J.D. Vance, the Trump goon running for Ohio’s soon-to-be open U.S. Senate seat, potentially won’t be seeing any additional financial support directly from billionaire Peter Thiel, according to details published in a new report from CNBC.
At a fundraiser held at Thiel’s Los Angeles home for Arizona Republican contender Blake Masters, who is running for Senate against Sen. Mark Kelly (D), the right-wing financier expressed optimism about the status of Vance’s campaign, but without money from Thiel, Vance could struggle. In fundraising, his campaign is far behind that of Rep. Tim Ryan (D-Ohio), his opponent in the race, which mirrors Arizona fundraising struggles. From January 1 of last year to July 13 of this one, Kelly’s campaign contributions reached $51.7 million, and Masters’s total starting last April was just $4.3 million, according to FEC data. In Ohio, the Vance campaign itself isn’t raising much compared to Ryan’s total. From the beginning of May 2021 to the close of June 2022, Vance’s total contributions reached about $754,000. (There’s more money, although not remotely enough to pass Ryan, that came in via transfers from other authorized committees.) In roughly the same period, Ryan’s campaign fundraising flew past $20.1 million.
In the primary, Vance’s campaign relied in large part on outside spending by a super PAC where Thiel donated millions. But now, the conservative megadonor has called the Ohio Senate race “done in my mind,” according to someone familiar with the recently held fundraiser for Masters who was characterizing Thiel’s perspective. He apparently connected his stance to Vance’s decent showings in recent polls, although surveys are always technically imperfect. In a recent New York Congressional election where not a single major poll released publicly (per data cataloged by FiveThirtyEight) showed the Democrat winning, he won anyway.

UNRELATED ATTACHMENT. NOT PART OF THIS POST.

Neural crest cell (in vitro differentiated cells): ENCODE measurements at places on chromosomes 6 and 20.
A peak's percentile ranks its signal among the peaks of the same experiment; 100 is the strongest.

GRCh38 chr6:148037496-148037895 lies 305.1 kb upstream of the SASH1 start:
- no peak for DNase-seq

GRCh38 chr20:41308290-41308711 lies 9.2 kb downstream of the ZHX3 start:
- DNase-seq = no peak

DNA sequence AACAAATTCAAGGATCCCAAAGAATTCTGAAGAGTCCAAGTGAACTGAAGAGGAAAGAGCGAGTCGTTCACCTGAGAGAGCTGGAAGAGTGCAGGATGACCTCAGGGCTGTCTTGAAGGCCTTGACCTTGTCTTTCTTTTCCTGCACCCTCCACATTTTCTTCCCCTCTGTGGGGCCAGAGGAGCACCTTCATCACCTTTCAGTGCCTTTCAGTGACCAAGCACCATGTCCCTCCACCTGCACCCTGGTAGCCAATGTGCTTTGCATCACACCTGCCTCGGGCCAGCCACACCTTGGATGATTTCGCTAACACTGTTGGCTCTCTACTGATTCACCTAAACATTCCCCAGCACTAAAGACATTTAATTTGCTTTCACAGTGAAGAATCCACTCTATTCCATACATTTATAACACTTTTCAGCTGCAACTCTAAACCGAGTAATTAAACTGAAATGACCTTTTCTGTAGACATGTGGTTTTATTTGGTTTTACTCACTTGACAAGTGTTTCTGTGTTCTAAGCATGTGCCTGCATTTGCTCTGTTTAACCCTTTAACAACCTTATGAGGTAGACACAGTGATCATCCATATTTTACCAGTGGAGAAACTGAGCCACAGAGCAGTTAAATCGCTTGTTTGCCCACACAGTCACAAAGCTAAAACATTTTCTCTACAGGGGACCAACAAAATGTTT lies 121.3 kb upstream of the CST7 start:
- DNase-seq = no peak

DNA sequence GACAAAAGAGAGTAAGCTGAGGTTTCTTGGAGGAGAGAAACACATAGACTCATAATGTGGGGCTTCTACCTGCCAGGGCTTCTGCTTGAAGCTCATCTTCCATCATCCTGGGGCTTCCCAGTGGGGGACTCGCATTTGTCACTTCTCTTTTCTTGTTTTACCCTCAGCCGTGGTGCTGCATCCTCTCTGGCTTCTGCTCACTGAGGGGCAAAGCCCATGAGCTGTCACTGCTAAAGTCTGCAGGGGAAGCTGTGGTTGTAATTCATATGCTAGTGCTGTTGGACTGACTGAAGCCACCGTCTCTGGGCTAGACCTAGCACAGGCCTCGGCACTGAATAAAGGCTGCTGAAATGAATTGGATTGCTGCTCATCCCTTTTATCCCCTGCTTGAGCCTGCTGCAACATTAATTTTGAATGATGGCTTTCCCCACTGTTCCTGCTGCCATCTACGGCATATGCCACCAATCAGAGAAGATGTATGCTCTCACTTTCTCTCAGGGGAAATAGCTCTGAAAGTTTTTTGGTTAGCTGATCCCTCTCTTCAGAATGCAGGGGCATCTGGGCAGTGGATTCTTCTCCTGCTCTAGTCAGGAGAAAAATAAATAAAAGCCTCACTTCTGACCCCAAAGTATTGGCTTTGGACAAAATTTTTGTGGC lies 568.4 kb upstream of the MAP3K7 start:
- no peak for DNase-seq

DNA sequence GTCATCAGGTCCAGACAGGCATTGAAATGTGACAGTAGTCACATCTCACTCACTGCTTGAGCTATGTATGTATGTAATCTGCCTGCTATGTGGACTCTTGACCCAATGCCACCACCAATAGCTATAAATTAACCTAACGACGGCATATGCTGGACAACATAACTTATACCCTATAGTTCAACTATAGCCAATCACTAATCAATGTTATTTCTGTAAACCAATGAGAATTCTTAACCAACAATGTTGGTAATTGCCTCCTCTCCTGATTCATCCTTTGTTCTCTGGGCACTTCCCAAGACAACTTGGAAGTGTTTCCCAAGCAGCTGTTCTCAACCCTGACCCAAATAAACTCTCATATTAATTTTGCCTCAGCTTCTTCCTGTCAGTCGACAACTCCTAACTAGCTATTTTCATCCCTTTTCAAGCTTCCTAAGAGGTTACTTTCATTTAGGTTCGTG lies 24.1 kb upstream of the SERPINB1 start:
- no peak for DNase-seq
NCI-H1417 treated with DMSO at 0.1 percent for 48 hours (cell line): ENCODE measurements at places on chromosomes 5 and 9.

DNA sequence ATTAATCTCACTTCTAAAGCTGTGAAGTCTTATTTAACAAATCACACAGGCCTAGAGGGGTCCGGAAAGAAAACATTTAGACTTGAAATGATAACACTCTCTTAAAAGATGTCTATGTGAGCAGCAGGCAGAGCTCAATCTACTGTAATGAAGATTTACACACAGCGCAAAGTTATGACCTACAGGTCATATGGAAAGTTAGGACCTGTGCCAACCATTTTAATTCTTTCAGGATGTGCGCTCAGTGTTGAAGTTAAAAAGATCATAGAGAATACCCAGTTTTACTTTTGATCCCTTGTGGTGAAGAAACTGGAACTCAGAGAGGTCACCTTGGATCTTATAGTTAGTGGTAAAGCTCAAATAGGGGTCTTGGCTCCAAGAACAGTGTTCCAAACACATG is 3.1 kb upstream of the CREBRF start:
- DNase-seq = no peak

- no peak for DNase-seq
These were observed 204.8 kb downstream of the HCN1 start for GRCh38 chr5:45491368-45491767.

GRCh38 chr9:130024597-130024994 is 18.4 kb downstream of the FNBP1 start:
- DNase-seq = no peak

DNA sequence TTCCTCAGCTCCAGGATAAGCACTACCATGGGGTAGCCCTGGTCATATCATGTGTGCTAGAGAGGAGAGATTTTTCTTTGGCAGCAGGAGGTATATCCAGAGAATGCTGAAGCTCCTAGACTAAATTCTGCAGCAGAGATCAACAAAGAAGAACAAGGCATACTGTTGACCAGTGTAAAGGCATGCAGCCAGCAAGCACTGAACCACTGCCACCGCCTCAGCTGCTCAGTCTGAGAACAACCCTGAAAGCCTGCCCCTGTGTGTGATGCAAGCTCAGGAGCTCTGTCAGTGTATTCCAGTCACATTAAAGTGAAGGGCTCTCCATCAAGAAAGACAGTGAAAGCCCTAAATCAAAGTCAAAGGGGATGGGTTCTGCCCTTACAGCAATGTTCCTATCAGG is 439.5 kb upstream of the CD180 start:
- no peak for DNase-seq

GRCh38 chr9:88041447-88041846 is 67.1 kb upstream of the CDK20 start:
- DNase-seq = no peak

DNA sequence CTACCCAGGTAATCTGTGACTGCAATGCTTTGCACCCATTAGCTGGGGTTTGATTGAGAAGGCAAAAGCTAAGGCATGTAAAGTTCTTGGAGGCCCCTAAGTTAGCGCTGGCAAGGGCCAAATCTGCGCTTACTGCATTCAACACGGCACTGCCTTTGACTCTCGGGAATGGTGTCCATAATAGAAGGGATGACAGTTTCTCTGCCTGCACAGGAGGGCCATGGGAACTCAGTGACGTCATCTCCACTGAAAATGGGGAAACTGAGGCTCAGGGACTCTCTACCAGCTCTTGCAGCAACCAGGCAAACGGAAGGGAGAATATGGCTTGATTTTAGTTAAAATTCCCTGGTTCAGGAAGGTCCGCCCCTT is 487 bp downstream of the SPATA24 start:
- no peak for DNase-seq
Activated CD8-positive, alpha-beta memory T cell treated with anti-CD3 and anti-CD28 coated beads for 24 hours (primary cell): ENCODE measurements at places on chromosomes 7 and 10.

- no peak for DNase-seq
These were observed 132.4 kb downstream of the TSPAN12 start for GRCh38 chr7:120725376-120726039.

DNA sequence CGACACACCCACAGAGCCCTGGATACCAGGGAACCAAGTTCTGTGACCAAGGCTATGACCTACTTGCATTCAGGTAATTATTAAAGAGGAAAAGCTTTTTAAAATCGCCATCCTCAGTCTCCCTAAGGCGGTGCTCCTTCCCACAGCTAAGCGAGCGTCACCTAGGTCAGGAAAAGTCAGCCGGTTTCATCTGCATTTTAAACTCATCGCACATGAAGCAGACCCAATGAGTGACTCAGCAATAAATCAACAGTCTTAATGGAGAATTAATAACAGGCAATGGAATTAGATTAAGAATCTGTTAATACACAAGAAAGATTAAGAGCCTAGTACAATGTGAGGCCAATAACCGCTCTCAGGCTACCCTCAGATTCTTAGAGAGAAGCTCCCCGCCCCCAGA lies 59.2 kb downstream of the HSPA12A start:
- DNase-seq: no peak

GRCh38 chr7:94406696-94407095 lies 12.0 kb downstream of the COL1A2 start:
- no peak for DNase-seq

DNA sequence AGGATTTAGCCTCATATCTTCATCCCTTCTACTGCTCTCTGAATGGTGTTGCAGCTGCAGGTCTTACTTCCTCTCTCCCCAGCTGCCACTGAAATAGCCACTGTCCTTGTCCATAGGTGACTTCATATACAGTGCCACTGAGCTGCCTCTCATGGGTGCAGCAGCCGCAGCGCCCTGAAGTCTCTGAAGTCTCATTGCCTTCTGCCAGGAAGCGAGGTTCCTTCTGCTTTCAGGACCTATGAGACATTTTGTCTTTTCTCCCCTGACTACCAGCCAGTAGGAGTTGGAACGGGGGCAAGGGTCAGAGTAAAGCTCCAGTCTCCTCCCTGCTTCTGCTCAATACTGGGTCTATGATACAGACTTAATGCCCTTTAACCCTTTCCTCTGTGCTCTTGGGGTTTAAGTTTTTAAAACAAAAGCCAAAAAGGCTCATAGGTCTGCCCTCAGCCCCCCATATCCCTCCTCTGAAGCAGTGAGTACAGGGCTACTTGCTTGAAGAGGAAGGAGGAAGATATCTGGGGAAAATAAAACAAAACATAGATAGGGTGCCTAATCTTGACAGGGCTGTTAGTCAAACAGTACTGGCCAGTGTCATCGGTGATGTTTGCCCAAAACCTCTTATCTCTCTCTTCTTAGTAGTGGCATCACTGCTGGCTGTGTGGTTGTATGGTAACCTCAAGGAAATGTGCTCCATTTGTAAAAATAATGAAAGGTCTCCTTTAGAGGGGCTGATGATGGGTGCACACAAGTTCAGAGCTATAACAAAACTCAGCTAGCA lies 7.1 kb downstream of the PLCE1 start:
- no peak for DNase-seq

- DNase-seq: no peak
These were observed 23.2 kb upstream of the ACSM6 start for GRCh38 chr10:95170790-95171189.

“We just have to get Blake over the finish line,” as the source for the CNBC report recapped Thiel’s perspective. There have already been huge levels of spending in both Arizona and Ohio, although the Masters campaign apparently wasn’t airing any television ads throughout September. (That doesn’t exclude the prospect of outside groups airing ads that promoted Masters.) CNBC explains: “Campaigns and independent groups have spent over $120 million on ads in the Arizona Senate race, while they have put north of $100 million into the Ohio contest, data from AdImpact shows.” Both Masters and Vance, neither of whom have previously held elected office, have prior career connections to Thiel. Vance previously worked at an investment firm that counts Thiel as a co-founder, and Masters worked at another firm, Thiel Capital, whose connections to the megadonor are self-evident. Both harbor extremist and suspicion-warranting views, whether that’s Vance seemingly questioning whether women should leave physically violent relationships or Masters calling abortion “demonic” and saying it’s a “religious sacrifice.”